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Writer, Professor, TV Host Melissa Harris-Perry Will Discuss Equity during Virtual Presentation April 24
American writer, professor and television host Melissa Harris-Perry will discuss her reflections on equity, especially during this time of a global pandemic, during a virtual presentation with the campus community on Friday, April 24, from 3:30 to 5 p.m. Harris-Perry is the Maya Angelou Presidential Chair at Wake Forest University, where she teaches courses on American politics and elections at the intersections of race, place and gender.
Sponsored by the Office of Diversity and Inclusion and the Office of Community Engagement, this virtual event will include an hour discussion and 30 minutes of Q&A. Any campus community member with an active @syr.edu account can participate. Those interested in participating are asked to register.
Whether in the midst of a health crisis such as COVID-19 or not, equity eludes many in the global community and has become a focal point of social justice efforts. Perry will provide her perspective as to why equity is so critically important in all our endeavors.
“We all have been impacted in some form by the multiple effects of COVID-19. However, some of our campus populations are being impacted disproportionately,” says Chief Diversity and Inclusion Officer Keith Alford. “Focusing a lens on equity and taking appropriate actions must be foremost in our work every day, and especially during these unprecedented times. As we close out the semester, Professor Harris-Perry will help us contemplate where we are as a society and how we can improve.”
For nearly two decades, Harris-Perry has contributed to American public life through her distinct combination of scholarly analysis and ordinary wisdom applied to the analysis of race, gender, politics and power. At Wake Forest University she served as founding director of the Anna Julia Cooper Center and founded the innovative bipartisan program, Wake the Vote. Along with her teaching, she currently serves as editor-at-large for ZORA, a Medium publication for women of color. Her writing has appeared in The Wall Street Journal, The New York Times, Chicago Tribune and many other print and digital venues.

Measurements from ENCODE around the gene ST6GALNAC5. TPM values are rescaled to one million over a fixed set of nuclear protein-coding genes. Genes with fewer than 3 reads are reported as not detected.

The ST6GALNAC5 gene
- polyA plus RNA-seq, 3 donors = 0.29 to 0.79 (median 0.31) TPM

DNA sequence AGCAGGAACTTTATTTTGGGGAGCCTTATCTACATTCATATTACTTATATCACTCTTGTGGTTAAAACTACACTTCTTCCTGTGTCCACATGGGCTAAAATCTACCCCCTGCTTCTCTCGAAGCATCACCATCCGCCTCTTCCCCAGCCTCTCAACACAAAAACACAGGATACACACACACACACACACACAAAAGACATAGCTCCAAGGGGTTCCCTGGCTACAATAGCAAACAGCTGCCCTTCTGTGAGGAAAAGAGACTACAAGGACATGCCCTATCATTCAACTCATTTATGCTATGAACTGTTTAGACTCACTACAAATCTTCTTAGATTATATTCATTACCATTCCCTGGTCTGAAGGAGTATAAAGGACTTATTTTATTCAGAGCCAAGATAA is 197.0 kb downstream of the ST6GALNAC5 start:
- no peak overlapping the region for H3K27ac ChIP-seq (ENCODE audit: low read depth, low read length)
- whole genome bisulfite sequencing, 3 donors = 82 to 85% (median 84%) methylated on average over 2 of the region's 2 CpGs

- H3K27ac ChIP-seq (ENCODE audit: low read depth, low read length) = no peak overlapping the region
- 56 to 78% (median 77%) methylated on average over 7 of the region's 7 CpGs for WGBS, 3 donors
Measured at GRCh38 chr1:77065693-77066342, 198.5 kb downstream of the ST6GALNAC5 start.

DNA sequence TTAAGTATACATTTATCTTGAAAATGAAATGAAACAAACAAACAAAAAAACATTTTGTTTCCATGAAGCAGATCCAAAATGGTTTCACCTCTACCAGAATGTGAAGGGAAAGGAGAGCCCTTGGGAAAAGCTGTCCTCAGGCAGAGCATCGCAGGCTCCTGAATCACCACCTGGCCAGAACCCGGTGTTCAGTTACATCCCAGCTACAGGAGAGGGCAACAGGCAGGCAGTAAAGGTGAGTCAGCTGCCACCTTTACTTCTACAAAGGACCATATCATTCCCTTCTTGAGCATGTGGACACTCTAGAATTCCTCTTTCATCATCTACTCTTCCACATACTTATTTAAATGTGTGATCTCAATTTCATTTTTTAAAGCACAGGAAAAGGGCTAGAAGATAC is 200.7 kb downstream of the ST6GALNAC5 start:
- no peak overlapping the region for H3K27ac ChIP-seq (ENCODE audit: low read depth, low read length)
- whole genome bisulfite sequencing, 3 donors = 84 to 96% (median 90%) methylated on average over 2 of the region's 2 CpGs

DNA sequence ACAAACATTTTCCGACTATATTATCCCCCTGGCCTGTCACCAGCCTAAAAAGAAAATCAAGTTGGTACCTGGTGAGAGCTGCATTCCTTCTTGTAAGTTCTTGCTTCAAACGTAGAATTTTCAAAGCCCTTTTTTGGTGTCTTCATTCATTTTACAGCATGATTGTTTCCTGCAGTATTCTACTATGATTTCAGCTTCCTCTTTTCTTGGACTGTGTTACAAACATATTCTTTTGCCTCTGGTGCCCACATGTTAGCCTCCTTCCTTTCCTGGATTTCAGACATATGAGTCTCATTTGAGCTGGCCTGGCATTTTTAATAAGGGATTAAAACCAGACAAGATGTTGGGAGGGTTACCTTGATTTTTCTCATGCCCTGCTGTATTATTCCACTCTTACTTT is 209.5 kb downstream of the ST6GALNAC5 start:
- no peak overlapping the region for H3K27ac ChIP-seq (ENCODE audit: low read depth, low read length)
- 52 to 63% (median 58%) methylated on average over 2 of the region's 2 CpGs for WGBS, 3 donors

She hosted the award-winning television show “Melissa Harris-Perry” from 2012-2016 on weekend mornings on MSNBC and, in 2016, won the Hillman Prize for broadcast journalism. She is the author of the award-winning “Barbershops, Bibles, and BET: Everyday Talk and Black Political Thought” and “Sister Citizen: Shame, Stereotypes, and Black Women in America.”
Joshua E. Reid ’21 is looking forward to Harris-Perry’s presentation.
“I truly believe that Dr. Harris-Perry’s voice and knowledge will deepen our University’s compassion,” says Reid, an active-duty soldier in the U.S. Army and a student in the cybersecurity administration program. “She will open our students’ and faculty and staff member’s eyes to the value of equity in this very moment. Her experiences will help us develop a map to see the ‘game’ equally.”
The entire campus community is encouraged to attend the virtual event with Harris-Perry, says Craig Tucker, now director of the Arthur O. Eve Higher Education Opportunity Program and co-chair of the Council on Diversity and Inclusion.
“Those of us in of higher education and in general must concern ourselves with issues centered around equity. These conversations must happen and continue even in times when we find ourselves socially isolated and distracted by the uncertainty of pandemic global events,” says Tucker. “We have an obligation to keep equity in the forefront as we strive to advance the genuineness of humanity. This needs to start and continue with honest and healthy discussions. We must be leaders in this effort.”
Paula Possenti-Perez, director of the Office of Disability Services and co-chair of the Council on Diversity and Inclusion, agrees that this is a crucial time for the work of equity and inclusion.
“Amid the uncertainties of COVID-19 we must resist the idea that while we are all in this together, everyone does not experience this pandemic the same,” says Possenti-Perez. “Communities of color, the disabled, our elders and, of course, the essential workers on the front lines often risk more, endure more and, ultimately, lose more. Stay informed, join the conversation and continue doing the work.”
The session will include live captioning.
More information can be found on the calendar listing.